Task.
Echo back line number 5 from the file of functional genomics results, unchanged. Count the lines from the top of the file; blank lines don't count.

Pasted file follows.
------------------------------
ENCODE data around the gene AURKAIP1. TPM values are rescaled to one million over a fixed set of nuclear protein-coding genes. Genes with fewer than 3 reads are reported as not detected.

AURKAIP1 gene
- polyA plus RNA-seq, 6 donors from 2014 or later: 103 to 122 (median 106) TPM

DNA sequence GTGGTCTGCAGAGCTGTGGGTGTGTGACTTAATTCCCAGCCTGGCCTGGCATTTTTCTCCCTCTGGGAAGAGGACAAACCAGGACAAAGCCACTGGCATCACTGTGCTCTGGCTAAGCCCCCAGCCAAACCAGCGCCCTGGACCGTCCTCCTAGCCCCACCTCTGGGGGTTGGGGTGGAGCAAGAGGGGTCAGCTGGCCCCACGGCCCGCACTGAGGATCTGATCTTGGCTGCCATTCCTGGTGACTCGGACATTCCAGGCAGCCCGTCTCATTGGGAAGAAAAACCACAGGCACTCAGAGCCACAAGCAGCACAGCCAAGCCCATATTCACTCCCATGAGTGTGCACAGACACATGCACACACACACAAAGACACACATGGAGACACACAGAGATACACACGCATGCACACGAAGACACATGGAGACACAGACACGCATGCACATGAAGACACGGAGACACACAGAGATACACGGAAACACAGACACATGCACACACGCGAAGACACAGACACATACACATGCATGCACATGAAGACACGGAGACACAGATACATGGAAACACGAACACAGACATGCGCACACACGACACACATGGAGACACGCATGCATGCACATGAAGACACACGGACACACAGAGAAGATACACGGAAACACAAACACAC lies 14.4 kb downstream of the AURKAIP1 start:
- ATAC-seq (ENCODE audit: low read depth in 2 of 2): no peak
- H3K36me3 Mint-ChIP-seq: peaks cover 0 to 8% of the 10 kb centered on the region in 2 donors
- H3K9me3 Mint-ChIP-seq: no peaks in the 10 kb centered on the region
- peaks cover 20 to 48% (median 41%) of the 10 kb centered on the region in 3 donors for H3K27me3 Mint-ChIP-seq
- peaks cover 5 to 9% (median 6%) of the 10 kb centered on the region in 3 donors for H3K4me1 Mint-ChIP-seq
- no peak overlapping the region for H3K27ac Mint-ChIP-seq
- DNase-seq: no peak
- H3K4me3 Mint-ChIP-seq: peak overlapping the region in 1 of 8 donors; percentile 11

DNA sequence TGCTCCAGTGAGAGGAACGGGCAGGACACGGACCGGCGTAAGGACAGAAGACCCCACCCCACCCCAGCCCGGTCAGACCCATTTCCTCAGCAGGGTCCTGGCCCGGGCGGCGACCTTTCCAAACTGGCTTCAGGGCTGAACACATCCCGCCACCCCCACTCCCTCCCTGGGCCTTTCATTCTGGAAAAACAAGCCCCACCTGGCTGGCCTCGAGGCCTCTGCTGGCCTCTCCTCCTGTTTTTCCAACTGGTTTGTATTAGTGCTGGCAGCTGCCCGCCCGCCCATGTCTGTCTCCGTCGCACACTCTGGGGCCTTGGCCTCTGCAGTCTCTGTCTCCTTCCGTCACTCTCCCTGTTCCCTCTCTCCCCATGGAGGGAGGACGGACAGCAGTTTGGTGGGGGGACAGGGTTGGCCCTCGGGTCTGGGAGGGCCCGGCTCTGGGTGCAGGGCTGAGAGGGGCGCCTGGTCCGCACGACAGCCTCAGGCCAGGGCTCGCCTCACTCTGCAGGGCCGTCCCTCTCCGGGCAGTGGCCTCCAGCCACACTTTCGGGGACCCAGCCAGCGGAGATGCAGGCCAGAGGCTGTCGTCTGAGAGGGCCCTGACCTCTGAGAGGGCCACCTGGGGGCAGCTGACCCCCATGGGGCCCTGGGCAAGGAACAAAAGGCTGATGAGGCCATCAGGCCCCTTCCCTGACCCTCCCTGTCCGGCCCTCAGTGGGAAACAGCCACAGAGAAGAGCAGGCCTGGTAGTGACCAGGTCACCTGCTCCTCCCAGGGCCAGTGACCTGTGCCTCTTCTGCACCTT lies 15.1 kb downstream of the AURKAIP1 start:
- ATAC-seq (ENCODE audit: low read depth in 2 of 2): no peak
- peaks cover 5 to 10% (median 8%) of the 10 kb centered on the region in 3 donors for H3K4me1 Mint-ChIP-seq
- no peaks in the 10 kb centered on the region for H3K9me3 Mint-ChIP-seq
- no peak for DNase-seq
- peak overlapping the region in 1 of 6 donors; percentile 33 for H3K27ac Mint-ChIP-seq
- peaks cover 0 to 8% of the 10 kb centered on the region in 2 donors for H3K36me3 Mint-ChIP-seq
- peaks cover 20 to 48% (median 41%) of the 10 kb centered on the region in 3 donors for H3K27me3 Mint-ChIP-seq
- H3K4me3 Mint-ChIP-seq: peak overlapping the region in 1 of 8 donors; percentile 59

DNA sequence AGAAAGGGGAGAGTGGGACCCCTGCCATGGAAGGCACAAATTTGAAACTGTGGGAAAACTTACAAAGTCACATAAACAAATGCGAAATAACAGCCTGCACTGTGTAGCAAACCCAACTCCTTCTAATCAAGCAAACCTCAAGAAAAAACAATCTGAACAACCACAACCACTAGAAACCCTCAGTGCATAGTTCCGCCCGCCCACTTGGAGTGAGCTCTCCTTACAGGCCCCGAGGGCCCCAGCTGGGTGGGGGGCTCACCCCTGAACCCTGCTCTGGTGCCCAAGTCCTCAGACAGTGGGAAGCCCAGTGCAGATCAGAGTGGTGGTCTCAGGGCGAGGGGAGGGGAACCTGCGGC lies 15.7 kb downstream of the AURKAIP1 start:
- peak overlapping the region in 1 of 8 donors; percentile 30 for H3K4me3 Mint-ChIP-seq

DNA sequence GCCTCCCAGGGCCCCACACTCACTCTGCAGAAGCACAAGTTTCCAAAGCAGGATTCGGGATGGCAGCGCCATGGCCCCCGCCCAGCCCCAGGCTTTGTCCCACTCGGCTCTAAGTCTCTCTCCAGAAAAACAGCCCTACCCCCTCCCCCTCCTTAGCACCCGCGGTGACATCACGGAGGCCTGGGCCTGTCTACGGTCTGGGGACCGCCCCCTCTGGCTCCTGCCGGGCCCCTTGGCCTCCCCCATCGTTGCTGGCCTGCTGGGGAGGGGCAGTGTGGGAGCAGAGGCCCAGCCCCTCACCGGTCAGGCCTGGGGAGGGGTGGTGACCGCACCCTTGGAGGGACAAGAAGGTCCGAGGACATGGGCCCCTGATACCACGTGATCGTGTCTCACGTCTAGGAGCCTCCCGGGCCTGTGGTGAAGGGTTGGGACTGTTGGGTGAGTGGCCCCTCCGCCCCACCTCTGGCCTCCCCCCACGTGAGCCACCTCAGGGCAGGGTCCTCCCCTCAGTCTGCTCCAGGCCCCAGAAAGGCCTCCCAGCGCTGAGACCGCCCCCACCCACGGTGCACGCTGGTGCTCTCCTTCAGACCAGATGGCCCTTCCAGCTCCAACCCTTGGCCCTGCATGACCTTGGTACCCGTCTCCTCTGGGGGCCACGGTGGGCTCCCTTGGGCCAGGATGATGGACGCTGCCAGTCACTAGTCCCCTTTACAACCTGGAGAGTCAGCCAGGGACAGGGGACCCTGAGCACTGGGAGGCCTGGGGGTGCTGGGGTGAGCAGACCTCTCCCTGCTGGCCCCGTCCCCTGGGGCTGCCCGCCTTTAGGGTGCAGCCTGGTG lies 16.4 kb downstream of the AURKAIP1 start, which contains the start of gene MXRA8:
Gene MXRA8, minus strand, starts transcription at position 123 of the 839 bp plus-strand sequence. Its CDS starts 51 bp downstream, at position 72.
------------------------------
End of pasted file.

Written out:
- ATAC-seq (ENCODE audit: low read depth in 2 of 2): no peak